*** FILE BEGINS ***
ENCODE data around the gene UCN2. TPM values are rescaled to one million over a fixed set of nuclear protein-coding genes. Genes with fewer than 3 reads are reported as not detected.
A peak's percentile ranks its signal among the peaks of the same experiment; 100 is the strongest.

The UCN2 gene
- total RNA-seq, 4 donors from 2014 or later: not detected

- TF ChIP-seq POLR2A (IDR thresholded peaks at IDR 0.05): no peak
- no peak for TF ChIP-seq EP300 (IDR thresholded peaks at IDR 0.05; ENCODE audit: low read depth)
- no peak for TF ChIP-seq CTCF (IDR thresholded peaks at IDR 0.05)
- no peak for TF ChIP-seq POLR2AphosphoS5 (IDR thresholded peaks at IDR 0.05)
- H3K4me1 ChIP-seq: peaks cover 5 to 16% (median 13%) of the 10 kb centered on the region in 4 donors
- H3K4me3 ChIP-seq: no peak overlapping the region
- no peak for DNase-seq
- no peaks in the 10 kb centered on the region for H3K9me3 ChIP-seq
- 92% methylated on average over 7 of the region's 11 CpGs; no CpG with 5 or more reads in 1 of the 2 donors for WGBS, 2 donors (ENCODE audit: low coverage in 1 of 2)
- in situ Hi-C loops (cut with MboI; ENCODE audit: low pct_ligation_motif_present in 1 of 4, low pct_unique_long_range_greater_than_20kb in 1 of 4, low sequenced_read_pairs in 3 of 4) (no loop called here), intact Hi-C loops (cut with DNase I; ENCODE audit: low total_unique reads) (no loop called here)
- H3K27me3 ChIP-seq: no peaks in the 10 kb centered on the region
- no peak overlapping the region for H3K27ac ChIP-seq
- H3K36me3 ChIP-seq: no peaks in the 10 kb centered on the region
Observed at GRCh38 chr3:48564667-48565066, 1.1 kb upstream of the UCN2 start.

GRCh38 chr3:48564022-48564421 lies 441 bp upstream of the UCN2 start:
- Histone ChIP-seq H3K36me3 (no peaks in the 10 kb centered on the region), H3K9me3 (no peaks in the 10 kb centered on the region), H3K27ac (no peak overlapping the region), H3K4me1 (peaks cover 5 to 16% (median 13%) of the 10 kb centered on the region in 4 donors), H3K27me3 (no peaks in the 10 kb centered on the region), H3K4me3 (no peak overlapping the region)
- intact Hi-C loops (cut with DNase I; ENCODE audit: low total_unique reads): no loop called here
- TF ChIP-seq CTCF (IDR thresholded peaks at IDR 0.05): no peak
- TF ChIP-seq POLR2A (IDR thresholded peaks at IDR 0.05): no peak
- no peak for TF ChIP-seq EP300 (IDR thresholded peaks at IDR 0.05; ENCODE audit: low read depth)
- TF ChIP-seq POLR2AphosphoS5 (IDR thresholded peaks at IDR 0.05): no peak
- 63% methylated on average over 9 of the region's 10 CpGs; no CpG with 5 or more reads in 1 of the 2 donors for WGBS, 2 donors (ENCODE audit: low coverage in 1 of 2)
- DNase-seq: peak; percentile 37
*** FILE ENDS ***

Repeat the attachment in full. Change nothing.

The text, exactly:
ENCODE data around the gene UCN2. TPM values are rescaled to one million over a fixed set of nuclear protein-coding genes. Genes with fewer than 3 reads are reported as not detected.
A peak's percentile ranks its signal among the peaks of the same experiment; 100 is the strongest.

The UCN2 gene
- total RNA-seq, 4 donors from 2014 or later: not detected

- TF ChIP-seq POLR2A (IDR thresholded peaks at IDR 0.05): no peak
- no peak for TF ChIP-seq EP300 (IDR thresholded peaks at IDR 0.05; ENCODE audit: low read depth)
- no peak for TF ChIP-seq CTCF (IDR thresholded peaks at IDR 0.05)
- no peak for TF ChIP-seq POLR2AphosphoS5 (IDR thresholded peaks at IDR 0.05)
- H3K4me1 ChIP-seq: peaks cover 5 to 16% (median 13%) of the 10 kb centered on the region in 4 donors
- H3K4me3 ChIP-seq: no peak overlapping the region
- no peak for DNase-seq
- no peaks in the 10 kb centered on the region for H3K9me3 ChIP-seq
- 92% methylated on average over 7 of the region's 11 CpGs; no CpG with 5 or more reads in 1 of the 2 donors for WGBS, 2 donors (ENCODE audit: low coverage in 1 of 2)
- in situ Hi-C loops (cut with MboI; ENCODE audit: low pct_ligation_motif_present in 1 of 4, low pct_unique_long_range_greater_than_20kb in 1 of 4, low sequenced_read_pairs in 3 of 4) (no loop called here), intact Hi-C loops (cut with DNase I; ENCODE audit: low total_unique reads) (no loop called here)
- H3K27me3 ChIP-seq: no peaks in the 10 kb centered on the region
- no peak overlapping the region for H3K27ac ChIP-seq
- H3K36me3 ChIP-seq: no peaks in the 10 kb centered on the region
Observed at GRCh38 chr3:48564667-48565066, 1.1 kb upstream of the UCN2 start.

GRCh38 chr3:48564022-48564421 lies 441 bp upstream of the UCN2 start:
- Histone ChIP-seq H3K36me3 (no peaks in the 10 kb centered on the region), H3K9me3 (no peaks in the 10 kb centered on the region), H3K27ac (no peak overlapping the region), H3K4me1 (peaks cover 5 to 16% (median 13%) of the 10 kb centered on the region in 4 donors), H3K27me3 (no peaks in the 10 kb centered on the region), H3K4me3 (no peak overlapping the region)
- intact Hi-C loops (cut with DNase I; ENCODE audit: low total_unique reads): no loop called here
- TF ChIP-seq CTCF (IDR thresholded peaks at IDR 0.05): no peak
- TF ChIP-seq POLR2A (IDR thresholded peaks at IDR 0.05): no peak
- no peak for TF ChIP-seq EP300 (IDR thresholded peaks at IDR 0.05; ENCODE audit: low read depth)
- TF ChIP-seq POLR2AphosphoS5 (IDR thresholded peaks at IDR 0.05): no peak
- 63% methylated on average over 9 of the region's 10 CpGs; no CpG with 5 or more reads in 1 of the 2 donors for WGBS, 2 donors (ENCODE audit: low coverage in 1 of 2)
- DNase-seq: peak; percentile 37